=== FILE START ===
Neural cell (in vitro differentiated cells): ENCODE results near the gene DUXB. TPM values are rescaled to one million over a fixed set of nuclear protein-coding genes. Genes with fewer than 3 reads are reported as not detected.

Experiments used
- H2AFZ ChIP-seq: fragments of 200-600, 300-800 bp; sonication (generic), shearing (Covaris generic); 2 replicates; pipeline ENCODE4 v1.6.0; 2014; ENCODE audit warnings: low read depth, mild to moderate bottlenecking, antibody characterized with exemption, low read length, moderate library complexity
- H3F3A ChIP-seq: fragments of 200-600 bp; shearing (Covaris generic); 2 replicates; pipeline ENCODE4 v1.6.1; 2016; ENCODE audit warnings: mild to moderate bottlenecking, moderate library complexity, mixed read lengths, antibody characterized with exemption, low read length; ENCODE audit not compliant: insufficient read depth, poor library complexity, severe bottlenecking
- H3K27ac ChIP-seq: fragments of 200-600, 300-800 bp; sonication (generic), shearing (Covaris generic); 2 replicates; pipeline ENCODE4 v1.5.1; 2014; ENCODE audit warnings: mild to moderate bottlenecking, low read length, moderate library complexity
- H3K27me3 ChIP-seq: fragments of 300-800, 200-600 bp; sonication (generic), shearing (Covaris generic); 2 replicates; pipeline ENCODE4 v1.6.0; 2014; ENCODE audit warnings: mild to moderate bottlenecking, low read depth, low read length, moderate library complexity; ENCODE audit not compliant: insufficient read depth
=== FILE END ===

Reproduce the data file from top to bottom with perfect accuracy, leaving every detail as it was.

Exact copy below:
Neural cell (in vitro differentiated cells): ENCODE results near the gene DUXB. TPM values are rescaled to one million over a fixed set of nuclear protein-coding genes. Genes with fewer than 3 reads are reported as not detected.

Experiments used
- H2AFZ ChIP-seq: fragments of 200-600, 300-800 bp; sonication (generic), shearing (Covaris generic); 2 replicates; pipeline ENCODE4 v1.6.0; 2014; ENCODE audit warnings: low read depth, mild to moderate bottlenecking, antibody characterized with exemption, low read length, moderate library complexity
- H3F3A ChIP-seq: fragments of 200-600 bp; shearing (Covaris generic); 2 replicates; pipeline ENCODE4 v1.6.1; 2016; ENCODE audit warnings: mild to moderate bottlenecking, moderate library complexity, mixed read lengths, antibody characterized with exemption, low read length; ENCODE audit not compliant: insufficient read depth, poor library complexity, severe bottlenecking
- H3K27ac ChIP-seq: fragments of 200-600, 300-800 bp; sonication (generic), shearing (Covaris generic); 2 replicates; pipeline ENCODE4 v1.5.1; 2014; ENCODE audit warnings: mild to moderate bottlenecking, low read length, moderate library complexity
- H3K27me3 ChIP-seq: fragments of 300-800, 200-600 bp; sonication (generic), shearing (Covaris generic); 2 replicates; pipeline ENCODE4 v1.6.0; 2014; ENCODE audit warnings: mild to moderate bottlenecking, low read depth, low read length, moderate library complexity; ENCODE audit not compliant: insufficient read depth